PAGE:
Decision Making and Risk Taking Behaviors in Adolescence

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  • 0:03 Adolescence
  • 1:06 Brain Development
  • 3:32 Evolution & Risks
  • 5:15 Lesson Summary
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Lesson Transcript
Instructor: Natalie Boyd

Natalie is a teacher and holds an MA in English Education and is in progress on her PhD in psychology.

Teenagers often behave in reckless ways. But why? In this lesson, we'll look at how brain development leads to risky behaviors in adolescence, including the brain systems involved and the evolutionary reason for risk-taking in teenagers.

Adolescence

Tommy is 17, and his parents are very worried about him. He's been in an out of trouble recently. He drinks alcohol and has done some drugs, he's gotten into several car accidents because he was intoxicated, and he's started skipping school. His parents are concerned because he's risking both his life and his future by acting so recklessly. Tommy isn't alone. Many people in adolescence, or the time between childhood and adulthood that lasts from age 13 to 20, engage in risky behavior and make bad decisions. They might drink or do drugs, like Tommy, or they might endanger their future by skipping school, shoplifting, or engaging in unprotected sex. All of these can have serious long-term consequences for the adolescent, so why would someone like Tommy engage in risky behaviors? Let's look at two reasons why adolescents tend to act recklessly: their brain development and the evolutionary theory behind risk-taking behaviors.

Brain Development

Everyone, including Tommy, knows that doing drugs and driving while under the influence can have serious consequences, including death. So why on Earth would someone engage in that type of activity? There are many, many reasons why people might engage in reckless behavior during adolescence. One of the reasons might lie inside Tommy's head. The adolescent brain is not fully developed yet. The brain is still growing and changing and that affects the way that adolescents see the world and the way that they behave.

The brain is a complex organ and many different parts of the brain can work together to help a person do or feel something. These different parts of the brain working together are called brain systems. For example, the reward system of the brain makes a person feel good. Think about a time when you felt giddy with joy. Perhaps because you just broke your diet to eat a delicious piece of chocolate cake or perhaps because you just kissed your sweetheart. That emotional high that you feel is due to the reward system of the brain. Because of the great feelings people get from the reward system, they often do things that aren't good for them. For example, a person who is diabetic might still eat chocolate or someone who should be doing something else with his time might lie around and watch television.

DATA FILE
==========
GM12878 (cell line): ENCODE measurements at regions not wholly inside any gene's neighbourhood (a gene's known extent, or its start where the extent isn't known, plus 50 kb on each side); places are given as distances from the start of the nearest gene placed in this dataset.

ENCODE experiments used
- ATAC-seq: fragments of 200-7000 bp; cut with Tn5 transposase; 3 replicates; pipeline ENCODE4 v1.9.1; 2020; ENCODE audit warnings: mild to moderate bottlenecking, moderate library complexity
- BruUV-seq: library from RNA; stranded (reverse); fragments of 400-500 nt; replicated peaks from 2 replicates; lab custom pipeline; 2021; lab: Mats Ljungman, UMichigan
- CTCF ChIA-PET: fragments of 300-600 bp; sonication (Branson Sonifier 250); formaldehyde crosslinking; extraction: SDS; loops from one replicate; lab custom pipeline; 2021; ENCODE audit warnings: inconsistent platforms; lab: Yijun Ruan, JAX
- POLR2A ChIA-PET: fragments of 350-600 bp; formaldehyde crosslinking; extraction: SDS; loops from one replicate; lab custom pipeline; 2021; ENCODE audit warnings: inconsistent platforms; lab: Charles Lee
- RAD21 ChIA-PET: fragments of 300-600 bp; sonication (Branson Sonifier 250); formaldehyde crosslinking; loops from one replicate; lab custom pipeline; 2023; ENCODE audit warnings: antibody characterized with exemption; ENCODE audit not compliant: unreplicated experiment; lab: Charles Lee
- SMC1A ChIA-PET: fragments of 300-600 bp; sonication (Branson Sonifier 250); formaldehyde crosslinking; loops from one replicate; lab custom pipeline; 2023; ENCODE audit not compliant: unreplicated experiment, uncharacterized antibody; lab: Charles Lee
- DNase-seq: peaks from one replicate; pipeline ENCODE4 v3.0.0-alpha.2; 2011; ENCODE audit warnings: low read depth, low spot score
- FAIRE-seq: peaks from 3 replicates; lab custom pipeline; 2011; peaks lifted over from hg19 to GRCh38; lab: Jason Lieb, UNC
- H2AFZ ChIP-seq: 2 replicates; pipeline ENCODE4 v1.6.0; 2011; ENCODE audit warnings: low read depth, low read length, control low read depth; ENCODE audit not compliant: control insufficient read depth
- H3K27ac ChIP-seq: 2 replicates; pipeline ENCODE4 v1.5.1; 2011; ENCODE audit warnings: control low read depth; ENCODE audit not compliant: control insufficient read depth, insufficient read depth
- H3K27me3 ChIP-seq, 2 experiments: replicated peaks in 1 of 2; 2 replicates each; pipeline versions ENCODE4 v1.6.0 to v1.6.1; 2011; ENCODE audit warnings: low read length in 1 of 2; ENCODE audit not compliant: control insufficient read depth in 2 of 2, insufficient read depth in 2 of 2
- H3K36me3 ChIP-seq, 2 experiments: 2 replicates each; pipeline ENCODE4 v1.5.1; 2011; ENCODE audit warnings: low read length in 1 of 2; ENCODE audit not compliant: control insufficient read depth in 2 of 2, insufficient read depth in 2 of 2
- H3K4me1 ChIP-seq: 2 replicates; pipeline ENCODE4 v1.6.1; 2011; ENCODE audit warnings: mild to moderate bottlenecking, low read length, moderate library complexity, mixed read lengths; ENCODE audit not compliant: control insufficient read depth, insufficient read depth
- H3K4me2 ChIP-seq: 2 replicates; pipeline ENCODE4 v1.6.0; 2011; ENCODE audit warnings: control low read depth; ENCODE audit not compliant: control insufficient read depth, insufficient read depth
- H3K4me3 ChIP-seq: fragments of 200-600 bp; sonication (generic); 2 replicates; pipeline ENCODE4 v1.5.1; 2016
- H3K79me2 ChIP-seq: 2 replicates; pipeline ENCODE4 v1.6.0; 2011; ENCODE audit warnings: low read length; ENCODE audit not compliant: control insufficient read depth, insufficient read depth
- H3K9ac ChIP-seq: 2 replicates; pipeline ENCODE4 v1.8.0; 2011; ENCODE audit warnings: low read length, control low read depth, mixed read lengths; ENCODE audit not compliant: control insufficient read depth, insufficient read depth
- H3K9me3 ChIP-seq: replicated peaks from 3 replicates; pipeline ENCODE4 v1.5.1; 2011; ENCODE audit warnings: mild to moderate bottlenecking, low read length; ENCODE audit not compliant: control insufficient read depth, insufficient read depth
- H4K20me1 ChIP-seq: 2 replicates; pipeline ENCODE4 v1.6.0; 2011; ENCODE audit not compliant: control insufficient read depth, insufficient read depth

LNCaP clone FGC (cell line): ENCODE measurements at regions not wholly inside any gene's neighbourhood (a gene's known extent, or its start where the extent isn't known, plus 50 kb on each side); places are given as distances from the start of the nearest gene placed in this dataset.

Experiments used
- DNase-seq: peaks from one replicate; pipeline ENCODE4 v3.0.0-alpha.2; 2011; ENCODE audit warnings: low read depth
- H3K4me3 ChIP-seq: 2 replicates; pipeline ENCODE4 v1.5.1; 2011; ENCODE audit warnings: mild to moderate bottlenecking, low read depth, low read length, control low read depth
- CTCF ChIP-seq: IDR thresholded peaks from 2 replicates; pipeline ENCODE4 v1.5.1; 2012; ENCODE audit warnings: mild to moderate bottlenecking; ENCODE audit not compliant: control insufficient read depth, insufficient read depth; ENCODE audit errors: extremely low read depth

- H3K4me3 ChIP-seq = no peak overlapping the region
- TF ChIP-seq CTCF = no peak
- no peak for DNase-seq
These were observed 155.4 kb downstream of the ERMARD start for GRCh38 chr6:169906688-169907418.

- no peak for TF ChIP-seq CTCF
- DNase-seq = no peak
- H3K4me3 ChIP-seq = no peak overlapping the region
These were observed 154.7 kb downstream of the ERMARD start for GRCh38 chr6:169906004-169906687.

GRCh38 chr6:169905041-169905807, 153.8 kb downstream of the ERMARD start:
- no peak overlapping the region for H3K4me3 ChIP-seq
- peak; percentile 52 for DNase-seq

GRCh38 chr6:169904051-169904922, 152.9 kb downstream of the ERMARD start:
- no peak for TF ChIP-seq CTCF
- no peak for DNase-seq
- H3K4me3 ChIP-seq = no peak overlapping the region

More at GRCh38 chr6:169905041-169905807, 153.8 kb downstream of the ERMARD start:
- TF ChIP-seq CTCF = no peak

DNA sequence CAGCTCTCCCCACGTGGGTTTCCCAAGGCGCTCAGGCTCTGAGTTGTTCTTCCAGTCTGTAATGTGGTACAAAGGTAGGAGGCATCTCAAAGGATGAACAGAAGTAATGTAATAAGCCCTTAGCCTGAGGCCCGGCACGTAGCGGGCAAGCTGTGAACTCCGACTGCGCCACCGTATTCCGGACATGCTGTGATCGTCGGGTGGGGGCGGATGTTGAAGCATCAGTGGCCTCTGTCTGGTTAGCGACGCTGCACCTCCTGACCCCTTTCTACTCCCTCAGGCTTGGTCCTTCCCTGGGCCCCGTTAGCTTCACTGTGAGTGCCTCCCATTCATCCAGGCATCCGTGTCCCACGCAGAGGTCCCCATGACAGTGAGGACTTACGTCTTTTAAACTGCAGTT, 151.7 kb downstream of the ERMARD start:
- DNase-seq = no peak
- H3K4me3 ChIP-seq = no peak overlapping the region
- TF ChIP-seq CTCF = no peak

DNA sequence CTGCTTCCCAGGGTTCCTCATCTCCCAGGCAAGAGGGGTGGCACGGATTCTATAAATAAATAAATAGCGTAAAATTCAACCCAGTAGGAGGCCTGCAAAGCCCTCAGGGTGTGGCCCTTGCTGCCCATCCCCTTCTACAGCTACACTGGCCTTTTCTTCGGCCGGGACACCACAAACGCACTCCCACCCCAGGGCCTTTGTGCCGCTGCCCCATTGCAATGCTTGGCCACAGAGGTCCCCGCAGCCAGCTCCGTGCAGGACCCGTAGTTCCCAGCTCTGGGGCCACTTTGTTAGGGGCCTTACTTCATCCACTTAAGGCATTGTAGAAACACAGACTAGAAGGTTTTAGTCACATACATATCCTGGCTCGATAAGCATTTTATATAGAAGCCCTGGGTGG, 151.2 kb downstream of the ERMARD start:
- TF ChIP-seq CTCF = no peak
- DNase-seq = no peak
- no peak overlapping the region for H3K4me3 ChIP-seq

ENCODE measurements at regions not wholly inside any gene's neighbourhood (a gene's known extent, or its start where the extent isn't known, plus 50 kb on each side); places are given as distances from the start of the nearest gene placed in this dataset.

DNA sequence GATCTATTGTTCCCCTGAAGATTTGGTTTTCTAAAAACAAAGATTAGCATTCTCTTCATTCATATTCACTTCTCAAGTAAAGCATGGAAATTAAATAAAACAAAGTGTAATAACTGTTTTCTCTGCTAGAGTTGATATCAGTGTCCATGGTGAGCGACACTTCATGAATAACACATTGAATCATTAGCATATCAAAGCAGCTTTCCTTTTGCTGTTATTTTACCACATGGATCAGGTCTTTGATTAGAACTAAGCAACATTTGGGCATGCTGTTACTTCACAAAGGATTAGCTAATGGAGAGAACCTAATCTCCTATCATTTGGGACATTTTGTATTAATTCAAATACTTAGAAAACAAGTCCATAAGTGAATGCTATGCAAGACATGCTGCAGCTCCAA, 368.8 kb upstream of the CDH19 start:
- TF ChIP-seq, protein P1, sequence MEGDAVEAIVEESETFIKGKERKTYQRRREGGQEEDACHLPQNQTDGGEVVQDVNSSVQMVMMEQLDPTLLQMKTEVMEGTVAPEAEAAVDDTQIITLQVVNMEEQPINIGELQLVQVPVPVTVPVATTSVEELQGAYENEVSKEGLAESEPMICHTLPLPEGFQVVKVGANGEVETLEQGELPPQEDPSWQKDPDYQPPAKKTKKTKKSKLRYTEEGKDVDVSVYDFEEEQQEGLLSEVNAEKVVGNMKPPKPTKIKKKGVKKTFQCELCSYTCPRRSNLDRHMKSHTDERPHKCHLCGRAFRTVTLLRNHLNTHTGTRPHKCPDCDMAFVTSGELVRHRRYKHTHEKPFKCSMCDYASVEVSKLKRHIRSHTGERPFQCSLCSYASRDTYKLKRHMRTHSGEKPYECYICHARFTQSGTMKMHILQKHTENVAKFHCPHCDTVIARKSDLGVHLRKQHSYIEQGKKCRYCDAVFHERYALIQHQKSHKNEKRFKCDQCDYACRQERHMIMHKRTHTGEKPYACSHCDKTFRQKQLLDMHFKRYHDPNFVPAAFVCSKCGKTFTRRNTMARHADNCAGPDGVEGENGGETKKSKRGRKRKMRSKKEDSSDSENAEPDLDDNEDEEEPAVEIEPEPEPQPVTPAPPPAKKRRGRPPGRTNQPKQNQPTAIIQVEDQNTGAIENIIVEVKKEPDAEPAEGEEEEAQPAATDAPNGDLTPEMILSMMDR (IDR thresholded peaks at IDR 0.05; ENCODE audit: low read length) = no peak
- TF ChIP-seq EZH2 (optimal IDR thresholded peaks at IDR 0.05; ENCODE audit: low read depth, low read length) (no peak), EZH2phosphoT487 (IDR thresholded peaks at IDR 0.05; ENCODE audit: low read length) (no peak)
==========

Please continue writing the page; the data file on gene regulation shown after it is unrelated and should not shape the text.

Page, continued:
But in adults, the desire to feel that high that comes from the reward system of the brain is tempered somewhat by the control system of the brain, which helps control impulses by making a person realize the consequences of their actions. If that diabetic's control system reminds her that eating chocolate could have an adverse effect on her health, or if that couch potato's control system reminded him that he should get up and do some work, then they can override the reward system of the brain and do the responsible thing.

The problem is that the control system in the brain develops later in life than the reward system, so adolescents, like Tommy, end up with a reward system that is proportionately much more active than their control system. Their brain is actually making it difficult for them to think things through and make the right decision. As a result, Tommy and adolescents like him take risks because they make the brain feel good via the reward system, and because their control system isn't able to overtake the reward system.

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